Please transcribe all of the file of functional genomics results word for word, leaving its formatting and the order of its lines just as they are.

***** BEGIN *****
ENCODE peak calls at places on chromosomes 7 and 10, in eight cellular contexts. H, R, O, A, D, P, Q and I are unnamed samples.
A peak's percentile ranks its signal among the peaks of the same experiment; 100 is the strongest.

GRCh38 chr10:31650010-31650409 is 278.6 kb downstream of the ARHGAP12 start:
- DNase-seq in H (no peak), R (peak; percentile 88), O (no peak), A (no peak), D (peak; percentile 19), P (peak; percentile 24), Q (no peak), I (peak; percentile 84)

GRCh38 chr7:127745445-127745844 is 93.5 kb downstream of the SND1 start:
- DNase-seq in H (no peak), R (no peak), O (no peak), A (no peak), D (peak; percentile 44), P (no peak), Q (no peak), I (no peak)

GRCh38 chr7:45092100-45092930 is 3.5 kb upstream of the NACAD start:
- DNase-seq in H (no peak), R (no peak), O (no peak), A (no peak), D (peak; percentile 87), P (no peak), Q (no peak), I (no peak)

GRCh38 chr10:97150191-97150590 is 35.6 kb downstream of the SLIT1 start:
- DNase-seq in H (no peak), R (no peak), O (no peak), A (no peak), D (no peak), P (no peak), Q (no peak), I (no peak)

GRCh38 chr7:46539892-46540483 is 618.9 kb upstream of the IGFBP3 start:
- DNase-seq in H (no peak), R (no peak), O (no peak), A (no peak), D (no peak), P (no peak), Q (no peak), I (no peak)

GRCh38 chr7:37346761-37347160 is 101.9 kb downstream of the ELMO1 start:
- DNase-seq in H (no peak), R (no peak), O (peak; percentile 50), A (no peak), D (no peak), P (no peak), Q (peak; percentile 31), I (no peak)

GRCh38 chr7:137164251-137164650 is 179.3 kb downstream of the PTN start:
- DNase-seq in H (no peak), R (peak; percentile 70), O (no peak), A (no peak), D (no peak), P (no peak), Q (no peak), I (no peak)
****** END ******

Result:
ENCODE peak calls at places on chromosomes 7 and 10, in eight cellular contexts. H, R, O, A, D, P, Q and I are unnamed samples.
A peak's percentile ranks its signal among the peaks of the same experiment; 100 is the strongest.

GRCh38 chr10:31650010-31650409 is 278.6 kb downstream of the ARHGAP12 start:
- DNase-seq in H (no peak), R (peak; percentile 88), O (no peak), A (no peak), D (peak; percentile 19), P (peak; percentile 24), Q (no peak), I (peak; percentile 84)

GRCh38 chr7:127745445-127745844 is 93.5 kb downstream of the SND1 start:
- DNase-seq in H (no peak), R (no peak), O (no peak), A (no peak), D (peak; percentile 44), P (no peak), Q (no peak), I (no peak)

GRCh38 chr7:45092100-45092930 is 3.5 kb upstream of the NACAD start:
- DNase-seq in H (no peak), R (no peak), O (no peak), A (no peak), D (peak; percentile 87), P (no peak), Q (no peak), I (no peak)

GRCh38 chr10:97150191-97150590 is 35.6 kb downstream of the SLIT1 start:
- DNase-seq in H (no peak), R (no peak), O (no peak), A (no peak), D (no peak), P (no peak), Q (no peak), I (no peak)

GRCh38 chr7:46539892-46540483 is 618.9 kb upstream of the IGFBP3 start:
- DNase-seq in H (no peak), R (no peak), O (no peak), A (no peak), D (no peak), P (no peak), Q (no peak), I (no peak)

GRCh38 chr7:37346761-37347160 is 101.9 kb downstream of the ELMO1 start:
- DNase-seq in H (no peak), R (no peak), O (peak; percentile 50), A (no peak), D (no peak), P (no peak), Q (peak; percentile 31), I (no peak)

GRCh38 chr7:137164251-137164650 is 179.3 kb downstream of the PTN start:
- DNase-seq in H (no peak), R (peak; percentile 70), O (no peak), A (no peak), D (no peak), P (no peak), Q (no peak), I (no peak)